Finally, at the end of “Synchronous Turn-On” MOSFET 63 is deactivated and the circuit enters another “dead-time” period. Current flow is commutated to the MOSFET 64 body diode and flows as shown in FIG. 9. The transformer polarity is reversed, and current magnitude is driven to zero as shown in FIG. 3. After the “dead-time” the PWM output is reactivated and power transfer takes place again. The operation of the circuit proceeds in a cyclical fashion.
The soft-switching operation depends on the output capacitance of the main switches. Additional capacitance can be added for softer turn-off operation. In addition, application of the fixed duty cycle to the gates of MOSFET 61 and MOSFET 62 could be interchanged with application of the PWM control to the gates of MOSFET 63 and MOSFET 64.
The second control method of the present invention is to operate the DC/DC converter 2 at a relatively high and relatively constant duty cycle, thereby letting the DC link voltage (74, 76) fluctuate based on the fluctuation of the input DC voltage. Although the input DC voltage is nominally 48V, the actual input DC voltage may range from 32 to 60V. By operating the DC/DC converter 2 at a relatively high and relatively constant duty cycle, the main switches are on more often than they are off. Since circulating current only flows when the switches are OFF, keeping the duty cycle high creates less average circulating current, which reduces loss and improves efficiency. By operating at a relatively constant duty cycle the DC link voltage will vary directly in proportion to the input voltage. In the preferred embodiment, the range of the DC link voltage is roughly 200V to 290V.
The third control method of the present invention is to operate the DC/DC converter in current source mode. This control method can be achieved through peak current mode control topology, which is known in the art. This is a control method for a switching converter where the converter adjusts its PWM output in response to measured output current and output voltage. As shown in FIG. 1, the DC/DC converter 2 provides feedback current (18, 20) and voltage (22, 24) signals to the control circuit 8. So there are two feedback loops: a fast response current feedback “inner” loop, and a slow response voltage feedback “outer” loop. The average output current is controlled by the feedback voltage, creating a voltage controlled current source. The controller's slow response to changes in output voltage creates a relatively constant output current, regardless of fluctuations in output voltage. Because the final output (Inverter output) is a single phase 120V AC 60 Hertz voltage, there will be a 120 Hertz second harmonic on the output of the DC/DC converter. This second harmonic current component would flow back through the DC/DC converter if it were not operated as a current source. By making the DC/DC converter output act like a current source, the 120 Hertz circulating current harmonic, and any other ripple current, is prevented from flowing back through the DC/DC converter stage to the input. This prevents added loss in the DC/DC converter switches, and greatly reduces input current fluctuation, which in turn reduces input filtering requirements and conducted emissions.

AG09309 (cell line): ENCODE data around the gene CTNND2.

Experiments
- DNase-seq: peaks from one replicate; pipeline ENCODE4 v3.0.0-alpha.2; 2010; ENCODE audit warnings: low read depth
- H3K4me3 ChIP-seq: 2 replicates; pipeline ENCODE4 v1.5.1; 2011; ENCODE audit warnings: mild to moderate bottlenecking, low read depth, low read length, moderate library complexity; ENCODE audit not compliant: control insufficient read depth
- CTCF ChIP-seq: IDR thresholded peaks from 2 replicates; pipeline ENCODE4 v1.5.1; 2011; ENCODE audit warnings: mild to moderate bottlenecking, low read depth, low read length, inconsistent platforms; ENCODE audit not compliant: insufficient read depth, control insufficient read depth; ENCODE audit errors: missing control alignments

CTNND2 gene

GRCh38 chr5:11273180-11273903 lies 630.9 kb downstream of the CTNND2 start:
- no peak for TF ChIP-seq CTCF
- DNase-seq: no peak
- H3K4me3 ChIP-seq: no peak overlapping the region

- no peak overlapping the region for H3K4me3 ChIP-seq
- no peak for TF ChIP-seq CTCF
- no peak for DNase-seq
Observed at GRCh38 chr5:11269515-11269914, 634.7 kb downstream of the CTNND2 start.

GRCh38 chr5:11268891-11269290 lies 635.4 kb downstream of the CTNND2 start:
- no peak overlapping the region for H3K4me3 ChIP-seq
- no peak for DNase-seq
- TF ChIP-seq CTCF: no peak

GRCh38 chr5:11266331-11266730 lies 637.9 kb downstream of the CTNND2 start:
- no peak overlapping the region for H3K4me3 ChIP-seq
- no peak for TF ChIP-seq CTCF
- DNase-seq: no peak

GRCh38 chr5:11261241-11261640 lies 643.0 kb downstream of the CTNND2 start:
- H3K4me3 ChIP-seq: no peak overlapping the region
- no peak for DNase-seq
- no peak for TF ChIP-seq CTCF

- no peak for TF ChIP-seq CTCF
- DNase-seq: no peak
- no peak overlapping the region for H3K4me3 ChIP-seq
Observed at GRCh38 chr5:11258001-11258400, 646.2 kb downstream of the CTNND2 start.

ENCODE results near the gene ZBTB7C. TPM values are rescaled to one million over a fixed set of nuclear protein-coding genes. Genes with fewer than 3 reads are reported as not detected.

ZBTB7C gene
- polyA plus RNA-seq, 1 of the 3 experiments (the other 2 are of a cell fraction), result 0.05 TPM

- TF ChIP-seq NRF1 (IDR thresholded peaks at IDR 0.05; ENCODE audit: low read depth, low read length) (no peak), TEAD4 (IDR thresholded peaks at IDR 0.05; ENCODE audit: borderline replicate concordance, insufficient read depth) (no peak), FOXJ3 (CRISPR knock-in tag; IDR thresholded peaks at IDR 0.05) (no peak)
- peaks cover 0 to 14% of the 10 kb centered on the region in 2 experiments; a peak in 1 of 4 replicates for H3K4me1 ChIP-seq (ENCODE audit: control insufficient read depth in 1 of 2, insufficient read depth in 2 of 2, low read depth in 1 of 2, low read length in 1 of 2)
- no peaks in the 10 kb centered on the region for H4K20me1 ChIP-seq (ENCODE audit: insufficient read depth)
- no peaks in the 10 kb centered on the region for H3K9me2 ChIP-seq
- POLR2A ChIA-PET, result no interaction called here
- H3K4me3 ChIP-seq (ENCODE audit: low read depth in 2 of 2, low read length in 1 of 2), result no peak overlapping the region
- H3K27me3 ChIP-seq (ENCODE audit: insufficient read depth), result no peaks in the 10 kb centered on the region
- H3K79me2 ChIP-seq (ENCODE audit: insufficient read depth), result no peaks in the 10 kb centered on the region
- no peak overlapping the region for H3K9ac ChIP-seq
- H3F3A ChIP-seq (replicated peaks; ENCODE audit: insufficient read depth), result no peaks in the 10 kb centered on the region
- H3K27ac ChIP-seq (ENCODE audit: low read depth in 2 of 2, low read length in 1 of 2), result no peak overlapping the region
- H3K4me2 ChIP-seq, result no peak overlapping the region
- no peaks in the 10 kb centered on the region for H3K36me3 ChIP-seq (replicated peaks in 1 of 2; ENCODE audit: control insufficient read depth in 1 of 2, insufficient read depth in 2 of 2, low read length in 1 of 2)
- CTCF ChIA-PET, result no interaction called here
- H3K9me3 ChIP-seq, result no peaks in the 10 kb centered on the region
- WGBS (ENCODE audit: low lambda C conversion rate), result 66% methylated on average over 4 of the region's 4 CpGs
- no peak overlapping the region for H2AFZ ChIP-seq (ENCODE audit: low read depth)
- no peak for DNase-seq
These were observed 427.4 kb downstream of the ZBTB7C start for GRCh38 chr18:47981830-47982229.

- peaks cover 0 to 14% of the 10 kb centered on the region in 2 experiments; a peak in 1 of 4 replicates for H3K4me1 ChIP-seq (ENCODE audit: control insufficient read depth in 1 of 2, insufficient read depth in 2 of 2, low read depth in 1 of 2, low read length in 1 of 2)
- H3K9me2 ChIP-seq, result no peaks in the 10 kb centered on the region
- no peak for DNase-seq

The fourth control method of the present invention is a cycle by cycle output current limiting scheme. This involves the protection circuit 44 for the DC/AC inverter 26. The inverter protection circuit 44 is a real time output overload protection system that measures the inverter output current 42 and evaluates it's magnitude. If the current magnitude exceeds a set threshold, the inverter protection circuit 44 sends a signal to the inverter control circuitry 28 and the inverter switching transistors are turned OFF. The value of the limit is determined as a function of heat sink temperature and hardware output capability. This instantaneous current limiting takes place on a cycle by cycle basis at the inverter switching frequency. When output current 42 reaches a pre-determined threshold, the switches are immediately turned OFF and remain OFF for the remainder of that switching cycle. The output driving voltage is therefore disabled and output current will begin to fall. At the beginning of each subsequent switching cycle, the current magnitude is evaluated and if it has fallen below the limit, the switches are reactivated. If the current reaches the limit again during that or subsequent switching cycles, the switches are again turned OFF, and the cycle by cycle limiting continues as such. If the output current 42 reaches the limit a pre-determined number of cycles, within a pre-determined time period, that indicates a fault or sustained overload condition. The inverter is then disabled entirely and must be re-set.
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|U.S. Classification||363/98, 363/132|
|International Classification||H02M1/32, H02M1/00, H02M3/335|
|Cooperative Classification||H02M3/33569, H02M1/32, H02M2007/2195, H02M3/33592, Y02B70/1408, Y02B70/1475|
|European Classification||H02M1/32, H02M3/335S, H02M3/335S2S|
|Jun 5, 2001||AS||Assignment|
Owner name: DELPHI TECHNOLOGIES, INC., MICHIGAN
Free format text: ASSIGNMENT OF ASSIGNORS INTEREST;ASSIGNORS:KURNIA, ALEXANDER;PRATT, ERIC C.;RAJASHEKARA, KAUSHIK;REEL/FRAME:011889/0144;SIGNING DATES FROM 20010523 TO 20010530